As reported by NHPR, the Senate has voted along party lines in favor of HB 1686, the bill that would expand the education tax credit program passed in 2012 that has remained small because it has failed to gain business support. The expensive proposal is to expand the tax credit to interest and dividend income in a formula that would be very profitable for the many out of state investors who take advantage of New Hampshire’s friendly treatment of trust funds.
The bill now goes to the Senate Finance Committee. The context is interesting. (more…)
UL on the Finance Committee vote yesterday: “The 14-12 vote comes as a disappointment to school choice backers, foremost among them Gov. Chris Sununu, who made the bill a centerpiece of his education policy initiatives for 2018.”
Dave Solomon provides a complete report on SB 193 status and prospects in today’s Union Leader:
Call them private school vouchers or freedom scholarships, but either way the school choice bill, SB 193, is going to the full House next week with a negative vote from the House Finance Committee.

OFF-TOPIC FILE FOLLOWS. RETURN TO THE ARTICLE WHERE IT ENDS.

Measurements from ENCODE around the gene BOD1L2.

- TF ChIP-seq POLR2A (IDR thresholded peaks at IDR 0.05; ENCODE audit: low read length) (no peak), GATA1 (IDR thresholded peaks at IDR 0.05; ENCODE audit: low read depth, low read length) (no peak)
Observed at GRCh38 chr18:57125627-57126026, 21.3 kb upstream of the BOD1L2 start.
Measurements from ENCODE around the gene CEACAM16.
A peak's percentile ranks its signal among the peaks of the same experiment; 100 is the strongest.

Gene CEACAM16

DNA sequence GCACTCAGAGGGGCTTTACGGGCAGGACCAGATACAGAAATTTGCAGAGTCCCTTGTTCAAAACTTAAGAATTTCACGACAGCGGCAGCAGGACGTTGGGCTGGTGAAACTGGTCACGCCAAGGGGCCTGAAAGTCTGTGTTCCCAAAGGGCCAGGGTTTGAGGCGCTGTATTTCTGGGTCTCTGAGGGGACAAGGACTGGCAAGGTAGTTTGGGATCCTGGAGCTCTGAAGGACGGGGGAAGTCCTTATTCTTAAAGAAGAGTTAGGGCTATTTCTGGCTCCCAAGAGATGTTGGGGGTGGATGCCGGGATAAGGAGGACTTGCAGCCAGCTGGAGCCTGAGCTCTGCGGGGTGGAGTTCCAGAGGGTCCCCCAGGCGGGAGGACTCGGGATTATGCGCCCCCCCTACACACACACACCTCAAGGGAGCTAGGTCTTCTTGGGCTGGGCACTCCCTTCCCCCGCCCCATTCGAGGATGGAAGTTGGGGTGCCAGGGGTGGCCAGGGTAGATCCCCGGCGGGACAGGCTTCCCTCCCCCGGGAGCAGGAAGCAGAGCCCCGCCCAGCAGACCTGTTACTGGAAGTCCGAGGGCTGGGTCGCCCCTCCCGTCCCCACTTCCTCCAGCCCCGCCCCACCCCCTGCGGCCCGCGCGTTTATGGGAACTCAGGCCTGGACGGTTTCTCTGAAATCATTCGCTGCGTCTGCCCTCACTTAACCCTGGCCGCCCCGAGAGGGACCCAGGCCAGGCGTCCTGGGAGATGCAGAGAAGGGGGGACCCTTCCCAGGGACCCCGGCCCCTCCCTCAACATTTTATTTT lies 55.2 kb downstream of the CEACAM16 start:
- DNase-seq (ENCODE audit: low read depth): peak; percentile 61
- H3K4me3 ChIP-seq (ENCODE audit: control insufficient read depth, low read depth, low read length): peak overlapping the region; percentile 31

The Senate-passed bill has been worked and reworked by committee members for months in the hope of reaching a compromise that would attract the votes of all 15 Republicans on the 26-person House panel.
Here is a 10 minute interview with Governor Sununu about SB 193. The dominant theme is that all the opposition comes from “the unions”, which have spent big money to oppose the bill. We do, of course, hope that teachers would oppose a bill that would burden their local property taxpayers and reduce their ability to teach their students. But all of you know that opposition is far broader and deeper than that. (more…)